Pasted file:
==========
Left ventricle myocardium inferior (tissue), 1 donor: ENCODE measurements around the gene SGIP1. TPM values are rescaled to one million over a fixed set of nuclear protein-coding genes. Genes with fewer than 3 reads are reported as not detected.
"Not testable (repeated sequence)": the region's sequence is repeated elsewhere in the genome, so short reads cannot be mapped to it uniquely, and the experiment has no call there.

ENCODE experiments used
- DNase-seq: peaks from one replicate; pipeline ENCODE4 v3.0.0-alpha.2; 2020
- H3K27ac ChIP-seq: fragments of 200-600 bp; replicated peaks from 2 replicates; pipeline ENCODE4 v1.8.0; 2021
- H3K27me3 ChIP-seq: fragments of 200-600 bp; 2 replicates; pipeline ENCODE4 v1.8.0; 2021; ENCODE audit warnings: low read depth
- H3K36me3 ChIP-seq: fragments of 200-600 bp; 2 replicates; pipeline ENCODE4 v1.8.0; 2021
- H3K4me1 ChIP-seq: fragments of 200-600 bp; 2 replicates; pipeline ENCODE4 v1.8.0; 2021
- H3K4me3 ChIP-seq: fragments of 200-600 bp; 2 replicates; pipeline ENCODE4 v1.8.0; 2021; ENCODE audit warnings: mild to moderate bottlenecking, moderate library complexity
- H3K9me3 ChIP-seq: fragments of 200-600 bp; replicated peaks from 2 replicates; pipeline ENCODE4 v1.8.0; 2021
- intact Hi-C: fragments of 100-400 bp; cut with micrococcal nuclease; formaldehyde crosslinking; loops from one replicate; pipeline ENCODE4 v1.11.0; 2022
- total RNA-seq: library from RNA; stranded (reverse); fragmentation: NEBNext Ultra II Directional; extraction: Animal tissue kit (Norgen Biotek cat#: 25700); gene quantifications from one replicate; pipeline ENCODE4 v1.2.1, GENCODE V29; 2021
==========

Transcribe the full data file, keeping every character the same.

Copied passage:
Left ventricle myocardium inferior (tissue), 1 donor: ENCODE measurements around the gene SGIP1. TPM values are rescaled to one million over a fixed set of nuclear protein-coding genes. Genes with fewer than 3 reads are reported as not detected.
"Not testable (repeated sequence)": the region's sequence is repeated elsewhere in the genome, so short reads cannot be mapped to it uniquely, and the experiment has no call there.

ENCODE experiments used
- DNase-seq: peaks from one replicate; pipeline ENCODE4 v3.0.0-alpha.2; 2020
- H3K27ac ChIP-seq: fragments of 200-600 bp; replicated peaks from 2 replicates; pipeline ENCODE4 v1.8.0; 2021
- H3K27me3 ChIP-seq: fragments of 200-600 bp; 2 replicates; pipeline ENCODE4 v1.8.0; 2021; ENCODE audit warnings: low read depth
- H3K36me3 ChIP-seq: fragments of 200-600 bp; 2 replicates; pipeline ENCODE4 v1.8.0; 2021
- H3K4me1 ChIP-seq: fragments of 200-600 bp; 2 replicates; pipeline ENCODE4 v1.8.0; 2021
- H3K4me3 ChIP-seq: fragments of 200-600 bp; 2 replicates; pipeline ENCODE4 v1.8.0; 2021; ENCODE audit warnings: mild to moderate bottlenecking, moderate library complexity
- H3K9me3 ChIP-seq: fragments of 200-600 bp; replicated peaks from 2 replicates; pipeline ENCODE4 v1.8.0; 2021
- intact Hi-C: fragments of 100-400 bp; cut with micrococcal nuclease; formaldehyde crosslinking; loops from one replicate; pipeline ENCODE4 v1.11.0; 2022
- total RNA-seq: library from RNA; stranded (reverse); fragmentation: NEBNext Ultra II Directional; extraction: Animal tissue kit (Norgen Biotek cat#: 25700); gene quantifications from one replicate; pipeline ENCODE4 v1.2.1, GENCODE V29; 2021